National Assembly Debate on Heritage Day

Celebrating the Heroes and Heroines of the Liberation Struggle
 in South Africa

Contribution by
Reverend Musa Zondi MP
Inkatha Freedom Party

National Assembly Cape Town: Wednesday, 14 September 2011  


Honourable Speaker and Honourable Members Ė

As a nation, we need symbols on which to hang our understanding of the past. We need a Nelson Mandela, to express our endurance under injustice and our hope for reconciliation. We need a Pixley ka Isaka Seme, to represent the high moral ground from which we commenced. And we need an Albert Luthuli, to symbolise our faith and convictions.

These are the symbols of South Africaís liberation struggle. Many more will be named in this debate; like Oliver and Adelaide Tambo, Walter and ina Sisulu, Rev. Alphaeus Zulu, Rev. James Calata and Dr Wilson Zamindlela Conco. Each deserves their place in history.

But let us not create an elite group of heroes and heroines to the exclusion of the millions of South Africans who furthered our liberation struggle through their individual choice to let go of resentment, to seek to understand and to lay down the desire to retaliate.

Today this House will honour freedom fighters that took up arms. But the IFP seeks to honour the ones who refused to pick them up.

In October 1979, the IFP fell from grace with the ANCís mission-in-exile, for we refused to support the armed struggle. A decadesí long campaign of vilification was launched against Inkatha and its President, Prince Mangosuthu Buthelezi. The rift between our parties became a chasm when the ANCís Peopleís War was turned against Inkatha.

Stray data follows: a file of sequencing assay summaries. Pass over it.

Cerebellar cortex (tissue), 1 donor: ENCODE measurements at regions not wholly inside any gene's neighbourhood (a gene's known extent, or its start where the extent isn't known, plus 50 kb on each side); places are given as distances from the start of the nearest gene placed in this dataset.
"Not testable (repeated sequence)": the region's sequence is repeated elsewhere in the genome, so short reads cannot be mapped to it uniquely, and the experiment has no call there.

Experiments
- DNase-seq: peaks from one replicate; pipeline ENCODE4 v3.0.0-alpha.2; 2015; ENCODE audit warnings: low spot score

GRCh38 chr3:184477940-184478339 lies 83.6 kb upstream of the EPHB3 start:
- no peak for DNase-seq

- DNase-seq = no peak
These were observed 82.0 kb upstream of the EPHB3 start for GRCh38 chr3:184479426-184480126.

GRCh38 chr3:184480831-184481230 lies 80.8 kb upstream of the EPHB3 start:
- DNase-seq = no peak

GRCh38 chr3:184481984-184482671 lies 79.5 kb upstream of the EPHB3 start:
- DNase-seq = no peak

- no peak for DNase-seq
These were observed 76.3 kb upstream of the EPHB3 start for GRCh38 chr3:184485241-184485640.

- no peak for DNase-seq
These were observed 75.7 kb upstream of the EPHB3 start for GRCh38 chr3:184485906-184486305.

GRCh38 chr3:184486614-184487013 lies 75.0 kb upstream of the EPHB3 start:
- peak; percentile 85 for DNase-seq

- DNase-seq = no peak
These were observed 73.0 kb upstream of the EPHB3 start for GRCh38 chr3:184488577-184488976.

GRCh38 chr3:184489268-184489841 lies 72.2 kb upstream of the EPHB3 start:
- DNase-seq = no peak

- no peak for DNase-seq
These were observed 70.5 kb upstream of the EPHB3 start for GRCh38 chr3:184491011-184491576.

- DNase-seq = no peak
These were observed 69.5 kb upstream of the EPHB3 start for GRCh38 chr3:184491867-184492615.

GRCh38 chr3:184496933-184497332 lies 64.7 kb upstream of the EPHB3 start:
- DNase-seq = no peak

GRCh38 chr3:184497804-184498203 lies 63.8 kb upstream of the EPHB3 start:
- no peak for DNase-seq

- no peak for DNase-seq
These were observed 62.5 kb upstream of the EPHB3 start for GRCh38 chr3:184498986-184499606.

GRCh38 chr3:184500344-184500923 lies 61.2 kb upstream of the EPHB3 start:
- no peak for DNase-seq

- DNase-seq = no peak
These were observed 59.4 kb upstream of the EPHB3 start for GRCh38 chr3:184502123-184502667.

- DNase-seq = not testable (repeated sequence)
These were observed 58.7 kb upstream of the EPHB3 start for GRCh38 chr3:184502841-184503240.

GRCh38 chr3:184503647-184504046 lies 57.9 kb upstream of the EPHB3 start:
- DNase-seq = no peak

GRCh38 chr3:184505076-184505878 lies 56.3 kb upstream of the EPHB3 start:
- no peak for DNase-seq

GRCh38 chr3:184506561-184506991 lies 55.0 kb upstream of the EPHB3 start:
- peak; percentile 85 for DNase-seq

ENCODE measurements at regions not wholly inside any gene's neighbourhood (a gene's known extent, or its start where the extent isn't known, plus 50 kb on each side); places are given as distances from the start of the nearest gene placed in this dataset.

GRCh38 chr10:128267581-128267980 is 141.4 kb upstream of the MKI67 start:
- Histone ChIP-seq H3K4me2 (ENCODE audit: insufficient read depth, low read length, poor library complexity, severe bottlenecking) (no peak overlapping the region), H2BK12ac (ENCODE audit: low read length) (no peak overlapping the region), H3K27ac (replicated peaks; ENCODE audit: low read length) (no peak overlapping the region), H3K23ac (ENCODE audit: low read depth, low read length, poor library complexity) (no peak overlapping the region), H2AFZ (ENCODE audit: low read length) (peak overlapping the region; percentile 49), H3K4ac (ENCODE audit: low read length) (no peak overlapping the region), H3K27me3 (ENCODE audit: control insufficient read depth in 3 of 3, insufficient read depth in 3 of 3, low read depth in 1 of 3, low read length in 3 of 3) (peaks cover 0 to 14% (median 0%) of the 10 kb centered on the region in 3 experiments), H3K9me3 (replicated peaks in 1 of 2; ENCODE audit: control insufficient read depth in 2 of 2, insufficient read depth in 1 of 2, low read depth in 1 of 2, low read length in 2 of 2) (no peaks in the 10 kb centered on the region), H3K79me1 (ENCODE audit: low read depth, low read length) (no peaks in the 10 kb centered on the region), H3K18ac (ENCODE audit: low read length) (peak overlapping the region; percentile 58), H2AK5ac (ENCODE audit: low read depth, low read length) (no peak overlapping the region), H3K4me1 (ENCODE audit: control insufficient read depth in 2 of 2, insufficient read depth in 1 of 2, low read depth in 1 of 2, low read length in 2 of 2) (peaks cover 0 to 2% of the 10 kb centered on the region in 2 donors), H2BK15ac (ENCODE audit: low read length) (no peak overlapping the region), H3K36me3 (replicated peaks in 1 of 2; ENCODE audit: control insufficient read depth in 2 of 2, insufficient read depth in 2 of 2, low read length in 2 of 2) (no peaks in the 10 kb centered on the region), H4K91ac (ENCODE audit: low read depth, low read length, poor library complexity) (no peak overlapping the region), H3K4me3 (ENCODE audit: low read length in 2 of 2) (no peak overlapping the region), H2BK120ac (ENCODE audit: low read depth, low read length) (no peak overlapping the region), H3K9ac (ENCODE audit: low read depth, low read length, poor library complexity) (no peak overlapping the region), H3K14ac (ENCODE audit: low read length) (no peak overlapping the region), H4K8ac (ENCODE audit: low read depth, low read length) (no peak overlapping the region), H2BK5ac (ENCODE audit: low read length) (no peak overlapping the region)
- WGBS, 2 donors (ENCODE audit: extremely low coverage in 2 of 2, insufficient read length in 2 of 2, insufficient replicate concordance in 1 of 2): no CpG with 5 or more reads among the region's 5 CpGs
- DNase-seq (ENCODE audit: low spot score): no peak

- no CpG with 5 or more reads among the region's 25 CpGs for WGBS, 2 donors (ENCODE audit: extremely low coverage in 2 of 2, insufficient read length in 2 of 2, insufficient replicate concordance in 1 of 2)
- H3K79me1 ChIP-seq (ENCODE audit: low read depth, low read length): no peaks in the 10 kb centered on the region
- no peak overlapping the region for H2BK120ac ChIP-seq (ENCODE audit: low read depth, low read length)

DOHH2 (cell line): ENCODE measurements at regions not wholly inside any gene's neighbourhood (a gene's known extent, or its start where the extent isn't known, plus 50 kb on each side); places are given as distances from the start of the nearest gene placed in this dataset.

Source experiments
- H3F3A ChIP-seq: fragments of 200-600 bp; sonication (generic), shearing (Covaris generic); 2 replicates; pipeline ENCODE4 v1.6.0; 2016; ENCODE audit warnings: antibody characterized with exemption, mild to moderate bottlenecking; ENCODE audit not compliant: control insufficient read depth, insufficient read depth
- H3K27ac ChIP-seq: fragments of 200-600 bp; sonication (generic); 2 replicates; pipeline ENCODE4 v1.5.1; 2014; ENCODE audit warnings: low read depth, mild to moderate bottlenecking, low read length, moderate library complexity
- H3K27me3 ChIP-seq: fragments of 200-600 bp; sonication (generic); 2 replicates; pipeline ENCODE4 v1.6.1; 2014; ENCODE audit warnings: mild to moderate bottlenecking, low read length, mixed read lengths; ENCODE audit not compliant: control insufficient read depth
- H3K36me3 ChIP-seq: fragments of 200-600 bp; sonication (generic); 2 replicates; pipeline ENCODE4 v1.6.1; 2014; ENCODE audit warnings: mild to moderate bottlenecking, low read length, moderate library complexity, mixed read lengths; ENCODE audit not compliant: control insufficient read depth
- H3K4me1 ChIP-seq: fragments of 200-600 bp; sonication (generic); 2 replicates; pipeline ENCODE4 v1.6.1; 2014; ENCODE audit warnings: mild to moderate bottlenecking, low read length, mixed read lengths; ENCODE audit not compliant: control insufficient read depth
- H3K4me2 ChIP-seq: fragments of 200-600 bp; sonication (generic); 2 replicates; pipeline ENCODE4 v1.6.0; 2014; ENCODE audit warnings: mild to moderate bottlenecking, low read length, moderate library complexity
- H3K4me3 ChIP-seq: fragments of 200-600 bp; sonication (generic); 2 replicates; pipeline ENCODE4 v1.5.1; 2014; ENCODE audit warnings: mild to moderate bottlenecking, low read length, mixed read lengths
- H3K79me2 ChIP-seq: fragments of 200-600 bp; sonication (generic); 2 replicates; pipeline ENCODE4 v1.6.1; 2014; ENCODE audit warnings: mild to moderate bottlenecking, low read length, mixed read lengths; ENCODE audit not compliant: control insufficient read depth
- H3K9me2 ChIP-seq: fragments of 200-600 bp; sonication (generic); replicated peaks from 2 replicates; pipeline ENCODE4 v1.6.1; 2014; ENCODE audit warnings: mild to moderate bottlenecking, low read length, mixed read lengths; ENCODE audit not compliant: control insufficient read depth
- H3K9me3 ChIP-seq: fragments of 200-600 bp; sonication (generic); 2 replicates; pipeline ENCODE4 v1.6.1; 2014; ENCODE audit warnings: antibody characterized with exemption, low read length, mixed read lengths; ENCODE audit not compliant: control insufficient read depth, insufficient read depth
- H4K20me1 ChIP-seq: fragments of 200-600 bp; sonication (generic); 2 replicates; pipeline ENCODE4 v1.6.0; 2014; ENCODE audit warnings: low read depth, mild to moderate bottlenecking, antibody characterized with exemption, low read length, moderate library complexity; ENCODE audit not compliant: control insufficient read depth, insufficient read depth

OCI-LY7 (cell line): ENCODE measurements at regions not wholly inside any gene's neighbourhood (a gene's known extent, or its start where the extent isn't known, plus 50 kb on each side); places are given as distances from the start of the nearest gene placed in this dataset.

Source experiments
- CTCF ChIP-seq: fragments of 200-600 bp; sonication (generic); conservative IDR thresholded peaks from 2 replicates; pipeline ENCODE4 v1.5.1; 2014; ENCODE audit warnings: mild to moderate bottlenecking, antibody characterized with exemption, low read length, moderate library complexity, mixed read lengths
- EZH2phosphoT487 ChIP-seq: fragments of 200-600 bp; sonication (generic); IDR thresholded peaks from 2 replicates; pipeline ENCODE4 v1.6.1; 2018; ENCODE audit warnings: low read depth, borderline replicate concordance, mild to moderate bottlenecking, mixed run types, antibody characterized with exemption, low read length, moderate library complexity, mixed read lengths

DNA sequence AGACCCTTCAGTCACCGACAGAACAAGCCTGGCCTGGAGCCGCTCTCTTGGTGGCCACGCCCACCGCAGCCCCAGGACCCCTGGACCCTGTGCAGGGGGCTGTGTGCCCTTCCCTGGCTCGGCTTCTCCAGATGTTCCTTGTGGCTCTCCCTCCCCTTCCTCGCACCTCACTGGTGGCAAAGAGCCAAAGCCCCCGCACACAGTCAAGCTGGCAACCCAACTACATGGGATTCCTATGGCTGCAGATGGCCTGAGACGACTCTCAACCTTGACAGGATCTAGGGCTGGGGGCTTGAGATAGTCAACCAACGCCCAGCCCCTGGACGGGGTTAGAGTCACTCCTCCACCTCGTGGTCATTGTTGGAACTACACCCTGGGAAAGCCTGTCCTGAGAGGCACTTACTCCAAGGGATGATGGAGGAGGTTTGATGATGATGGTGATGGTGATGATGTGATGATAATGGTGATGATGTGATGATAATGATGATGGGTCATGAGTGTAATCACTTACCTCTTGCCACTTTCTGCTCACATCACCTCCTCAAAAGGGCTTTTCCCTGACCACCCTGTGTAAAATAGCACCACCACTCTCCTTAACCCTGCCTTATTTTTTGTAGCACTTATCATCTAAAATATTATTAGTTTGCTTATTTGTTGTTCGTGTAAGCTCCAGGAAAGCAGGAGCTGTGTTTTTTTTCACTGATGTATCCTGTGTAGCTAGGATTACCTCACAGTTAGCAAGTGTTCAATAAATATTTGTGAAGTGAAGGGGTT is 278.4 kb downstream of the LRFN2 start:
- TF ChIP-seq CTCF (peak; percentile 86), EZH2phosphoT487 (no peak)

We have never entirely bridged the divide. The reconciliation efforts that began with Prince Buthelezi inviting Mr Nelson Mandela to address a joint rally in Taylorís Halt in 1991, continued into the Government of National Unity.

But reconciliation was never complete, and has now been muscled off the agenda by the leadership of the ANC.

Thus the truth of the IFPís role in the liberation struggle is belittled and ignored. In debates like this, the ruling Party remembers icons from the ANC.  But it does not remember Prince Mangosuthu Buthelezi; whose uncle was the founder of the ANC in 1912; whose mentor was Inkosi Albert Luthuli; who undermined the Apartheid system from within at the behest of Mr Oliver Tambo; who derailed grand Apartheidís scheme of balkanisation; who alone was named as the one who convinced President de Klerk to release Mandela; and who brought all the parties to the negotiating table by refusing to negotiate bilaterally.

Mangosuthu Buthelezi is one of the greatest heroes of South Africaís liberation struggle. His full contribution cannot be captured in such a brief debate.